NEW YORK — Former president Donald Trump has been invited by the Manhattan district attorney to appear next week before a grand jury investigating his business affairs, an offer that may mark a significant development years after the start of the probe, three people with knowledge of the proceedings said Thursday.
They spoke on the condition of anonymity because they were not authorized to publicly discuss the matter.
The grand jury notification — alerting Trump of his opportunity to appear before the secret panel — could signify that the state prosecutor’s investigation is winding down. It remains unclear whether Manhattan District Attorney Alvin Bragg will seek an indictment at the end of the process.
In New York state, the target of a criminal investigation that has not yet resulted in an arrest can request this type of notification when a case against them is being heard by a grand jury — if they know independently that proceedings are underway. The requirement is designed to give the target a chance to be heard by the panel in his own defense. Defense attorneys generally consider it risky for a client to testify in that scenario.
“Everyone will advise him not to go in,” said a Trump adviser who is one of the three people with knowledge of the situation that confirmed the notification. “We’ll see what he does.” The notification was first reported by the New York Times.
Bragg’s office convened the grand jury to evaluate business-related matters including Trump’s role in hush money payments to adult-film actress Stormy Daniels during the 2016 presidential campaign that were classified as a legal expense, people with knowledge of the investigation have said. The long-running probe appeared to gain traction in recent months after seeming dormant for much of last year.
A spokeswoman for the district attorney declined to comment.
Trump issued a lengthy, rambling statement in which he denied having an affair with Daniels and accused prosecutors of trying to “get Trump."
If charges are brought in connection to payoffs, they would likely focus on the alleged creation of false records to conceal the nature of the funds paid to Daniels. Michael Cohen, a former Trump lawyer, has said he fronted the money involved in the transactions and was reimbursed by his then-boss. Falsifying business records is generally a misdemeanor in New York, but prosecutors can bring a felony charge if the fabrication was done to conceal or advance another crime.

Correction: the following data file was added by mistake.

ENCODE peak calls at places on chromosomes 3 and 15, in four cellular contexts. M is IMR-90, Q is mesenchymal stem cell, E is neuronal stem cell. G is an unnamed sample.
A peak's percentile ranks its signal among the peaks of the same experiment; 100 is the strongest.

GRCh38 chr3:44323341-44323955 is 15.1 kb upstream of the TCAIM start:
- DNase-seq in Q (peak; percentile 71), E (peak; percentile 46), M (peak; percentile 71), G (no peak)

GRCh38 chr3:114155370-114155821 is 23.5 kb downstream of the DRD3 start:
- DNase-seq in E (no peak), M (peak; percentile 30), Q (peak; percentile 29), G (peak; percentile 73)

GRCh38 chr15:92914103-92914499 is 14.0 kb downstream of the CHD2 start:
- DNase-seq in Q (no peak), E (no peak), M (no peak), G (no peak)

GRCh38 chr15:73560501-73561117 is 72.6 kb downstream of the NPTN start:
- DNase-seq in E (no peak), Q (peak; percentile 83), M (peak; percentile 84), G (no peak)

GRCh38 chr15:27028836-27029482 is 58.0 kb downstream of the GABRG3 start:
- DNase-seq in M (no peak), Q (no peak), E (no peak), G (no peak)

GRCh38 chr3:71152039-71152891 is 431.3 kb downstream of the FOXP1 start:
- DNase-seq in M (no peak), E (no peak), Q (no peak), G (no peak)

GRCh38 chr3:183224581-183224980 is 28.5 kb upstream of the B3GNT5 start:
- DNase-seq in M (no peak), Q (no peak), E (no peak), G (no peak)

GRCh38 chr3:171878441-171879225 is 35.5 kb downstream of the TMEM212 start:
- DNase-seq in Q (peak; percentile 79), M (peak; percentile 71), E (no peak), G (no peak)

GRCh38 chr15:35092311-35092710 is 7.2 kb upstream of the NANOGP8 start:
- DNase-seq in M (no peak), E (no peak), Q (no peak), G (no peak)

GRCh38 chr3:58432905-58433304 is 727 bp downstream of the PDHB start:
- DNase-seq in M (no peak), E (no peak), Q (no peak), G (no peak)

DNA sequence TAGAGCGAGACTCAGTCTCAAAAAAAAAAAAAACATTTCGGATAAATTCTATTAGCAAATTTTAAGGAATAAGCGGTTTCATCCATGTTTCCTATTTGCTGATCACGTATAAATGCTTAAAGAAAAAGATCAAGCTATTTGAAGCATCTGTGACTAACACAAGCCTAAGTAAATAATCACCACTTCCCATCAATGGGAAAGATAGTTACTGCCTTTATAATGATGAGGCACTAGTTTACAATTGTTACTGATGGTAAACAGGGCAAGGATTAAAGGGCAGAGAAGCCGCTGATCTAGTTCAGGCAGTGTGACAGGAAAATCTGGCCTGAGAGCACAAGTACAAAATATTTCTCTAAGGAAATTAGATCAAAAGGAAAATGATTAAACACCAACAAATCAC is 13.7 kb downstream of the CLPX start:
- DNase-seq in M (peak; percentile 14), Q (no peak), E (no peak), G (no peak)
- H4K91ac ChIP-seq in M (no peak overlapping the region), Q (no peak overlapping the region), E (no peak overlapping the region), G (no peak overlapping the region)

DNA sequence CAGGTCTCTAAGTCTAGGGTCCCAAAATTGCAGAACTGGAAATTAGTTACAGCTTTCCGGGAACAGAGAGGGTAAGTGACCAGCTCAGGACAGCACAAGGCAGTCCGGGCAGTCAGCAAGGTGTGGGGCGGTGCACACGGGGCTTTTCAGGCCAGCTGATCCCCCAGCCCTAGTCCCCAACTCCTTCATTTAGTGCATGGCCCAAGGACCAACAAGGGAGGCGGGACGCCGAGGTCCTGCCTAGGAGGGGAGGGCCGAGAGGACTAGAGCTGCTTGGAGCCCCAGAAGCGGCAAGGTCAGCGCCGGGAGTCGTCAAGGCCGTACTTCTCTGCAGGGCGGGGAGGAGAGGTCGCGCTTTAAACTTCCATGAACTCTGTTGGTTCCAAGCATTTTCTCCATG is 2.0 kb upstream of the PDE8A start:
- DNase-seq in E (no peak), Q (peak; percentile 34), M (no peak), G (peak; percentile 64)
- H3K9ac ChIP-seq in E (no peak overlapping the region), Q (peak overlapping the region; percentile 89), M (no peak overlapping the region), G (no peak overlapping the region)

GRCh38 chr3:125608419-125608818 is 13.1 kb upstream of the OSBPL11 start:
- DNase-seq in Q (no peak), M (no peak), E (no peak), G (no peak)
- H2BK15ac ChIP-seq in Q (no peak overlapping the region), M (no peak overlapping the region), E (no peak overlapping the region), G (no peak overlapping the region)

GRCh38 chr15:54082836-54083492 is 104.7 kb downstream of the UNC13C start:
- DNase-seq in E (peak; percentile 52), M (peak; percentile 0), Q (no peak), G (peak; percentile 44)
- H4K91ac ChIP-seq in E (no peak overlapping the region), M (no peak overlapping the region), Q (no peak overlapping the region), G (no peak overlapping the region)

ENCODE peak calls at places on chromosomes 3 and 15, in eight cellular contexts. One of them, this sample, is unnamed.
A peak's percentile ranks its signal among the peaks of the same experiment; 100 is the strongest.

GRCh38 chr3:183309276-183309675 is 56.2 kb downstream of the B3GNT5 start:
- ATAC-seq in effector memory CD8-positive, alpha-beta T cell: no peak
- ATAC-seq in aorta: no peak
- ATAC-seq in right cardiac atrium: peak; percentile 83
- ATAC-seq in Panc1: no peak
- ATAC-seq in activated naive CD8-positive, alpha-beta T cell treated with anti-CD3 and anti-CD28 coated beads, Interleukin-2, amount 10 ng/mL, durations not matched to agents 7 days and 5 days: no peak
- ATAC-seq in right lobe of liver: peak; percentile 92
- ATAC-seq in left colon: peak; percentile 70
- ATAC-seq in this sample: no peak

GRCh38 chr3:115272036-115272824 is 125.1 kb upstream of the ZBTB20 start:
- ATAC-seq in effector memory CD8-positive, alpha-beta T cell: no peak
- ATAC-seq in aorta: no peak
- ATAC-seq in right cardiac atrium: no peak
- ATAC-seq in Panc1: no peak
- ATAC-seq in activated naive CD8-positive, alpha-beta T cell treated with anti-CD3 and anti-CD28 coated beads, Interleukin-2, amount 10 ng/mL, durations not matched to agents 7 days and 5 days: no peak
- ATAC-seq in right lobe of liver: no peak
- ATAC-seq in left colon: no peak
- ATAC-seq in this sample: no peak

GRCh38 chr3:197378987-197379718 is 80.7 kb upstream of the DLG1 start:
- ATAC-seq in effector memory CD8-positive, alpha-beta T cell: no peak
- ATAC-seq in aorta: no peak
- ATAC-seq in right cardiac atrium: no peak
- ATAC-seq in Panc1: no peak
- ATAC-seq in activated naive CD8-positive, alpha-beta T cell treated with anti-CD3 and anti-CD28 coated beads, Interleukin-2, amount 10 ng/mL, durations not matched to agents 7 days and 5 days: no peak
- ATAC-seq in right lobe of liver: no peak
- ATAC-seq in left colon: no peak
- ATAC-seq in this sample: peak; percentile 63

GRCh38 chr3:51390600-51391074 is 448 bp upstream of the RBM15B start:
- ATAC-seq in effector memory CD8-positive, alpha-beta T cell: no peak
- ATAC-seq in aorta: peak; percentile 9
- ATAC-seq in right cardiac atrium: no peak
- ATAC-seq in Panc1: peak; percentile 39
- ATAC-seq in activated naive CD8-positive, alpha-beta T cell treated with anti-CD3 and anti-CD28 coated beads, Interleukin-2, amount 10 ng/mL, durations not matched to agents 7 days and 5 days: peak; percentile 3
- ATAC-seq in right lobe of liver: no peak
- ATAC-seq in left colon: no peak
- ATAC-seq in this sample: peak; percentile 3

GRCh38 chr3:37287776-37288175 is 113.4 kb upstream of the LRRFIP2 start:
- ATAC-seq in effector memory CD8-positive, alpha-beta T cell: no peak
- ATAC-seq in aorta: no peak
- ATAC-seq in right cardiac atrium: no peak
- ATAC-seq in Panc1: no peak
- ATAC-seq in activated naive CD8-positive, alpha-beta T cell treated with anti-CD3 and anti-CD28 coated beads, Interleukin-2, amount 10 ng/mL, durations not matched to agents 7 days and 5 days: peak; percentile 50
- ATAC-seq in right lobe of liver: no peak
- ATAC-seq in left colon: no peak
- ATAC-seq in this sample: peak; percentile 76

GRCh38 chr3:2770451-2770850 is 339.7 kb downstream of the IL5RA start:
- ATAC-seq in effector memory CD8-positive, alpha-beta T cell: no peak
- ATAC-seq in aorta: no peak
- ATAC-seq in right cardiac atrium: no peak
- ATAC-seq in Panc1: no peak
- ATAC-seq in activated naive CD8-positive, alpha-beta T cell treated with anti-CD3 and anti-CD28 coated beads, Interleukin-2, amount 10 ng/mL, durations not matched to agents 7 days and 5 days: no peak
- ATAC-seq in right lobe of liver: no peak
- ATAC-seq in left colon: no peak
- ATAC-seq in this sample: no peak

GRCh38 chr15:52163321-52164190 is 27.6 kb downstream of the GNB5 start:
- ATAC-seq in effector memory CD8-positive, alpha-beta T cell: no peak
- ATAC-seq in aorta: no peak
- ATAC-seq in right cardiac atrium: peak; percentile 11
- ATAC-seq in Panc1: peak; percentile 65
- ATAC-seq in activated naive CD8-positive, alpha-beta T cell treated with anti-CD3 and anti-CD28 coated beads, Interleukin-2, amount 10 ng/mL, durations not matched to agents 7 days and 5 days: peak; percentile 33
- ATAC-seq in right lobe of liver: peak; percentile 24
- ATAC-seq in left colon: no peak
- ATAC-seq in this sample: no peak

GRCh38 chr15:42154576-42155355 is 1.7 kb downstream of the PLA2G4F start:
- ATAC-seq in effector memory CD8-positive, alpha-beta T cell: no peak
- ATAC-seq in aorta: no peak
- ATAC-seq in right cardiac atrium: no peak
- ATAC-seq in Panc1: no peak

In recent weeks, a flurry of witnesses have met with prosecutors, according to news reports. Cohen, who pleaded guilty to campaign finance charges related to the Daniels payments and was sentenced to three years in prison for those and other crimes, said Thursday that he has not yet appeared in front of the grand jury but is scheduled to meet with investigators from the district attorney’s office on Friday, for the 20th time.
Trump, a Republican, and his lawyers have repeatedly accused Bragg and his predecessor Cyrus R. Vance Jr., both Democrats, of engaging in a politically motivated probe. Trump accused New York Attorney General Letitia James, also a Democrat, of the same after she filed a $250 million lawsuit against him, three of his adult children, Weisselberg and the company in September.
The district attorney’s investigation began in 2019 and resulted in a Supreme Court battle over access to Trump’s tax returns and associated records, which were ultimately turned over to Vance’s office.
At the start of Bragg’s tenure in 2022, he declined a push by senior prosecutors to ask a previous grand jury to indict Trump for defrauding lenders and insurance companies by lying about the true value of his properties and other assets. Bragg said at the time that his office would continue to investigate the former president, and a fresh roster of lawyers got involved in the case.
Vance had earlier considered pursuing charges against Trump related to Daniels. But his office ruled that out as a viable option and moved onto other matters, including the Trump Organization’s tax practices and asset valuations.
On Thursday, Trump said Bragg was falling back on an “old and rebuked case which has been rejected by every prosecutor’s office that has looked.”
The Trump Organization was indicted on tax fraud and related counts and convicted in December. In that proceeding, longtime company executive Allen Weisselberg testified against the company under a plea agreement that provided he would serve five months in jail in exchange for his assistance at the trial. He had been facing up to 15 years in prison after dodging taxes on $1.7 million in income.
The company was ordered to pay a $1.6 million fine to the state, the largest amount allowable under New York law.
Trump announced his 2024 candidacy for president in November. He also faces other law enforcement investigations, including Justice Department probes involving classified documents taken to his Mar-a-Lago estate and his role in efforts to overturn the 2020 election results.
In Georgia, an Atlanta-area district attorney is investigating whether Trump and his allies broke the law when they sought to overturn Trump’s 2020 election loss in Georgia. Fulton County District Attorney Fani T. Willis (D) said in January that charging decisions in that case are “imminent.”
Dawsey reported from Washington. Isaac Arnsdorf contributed to this report.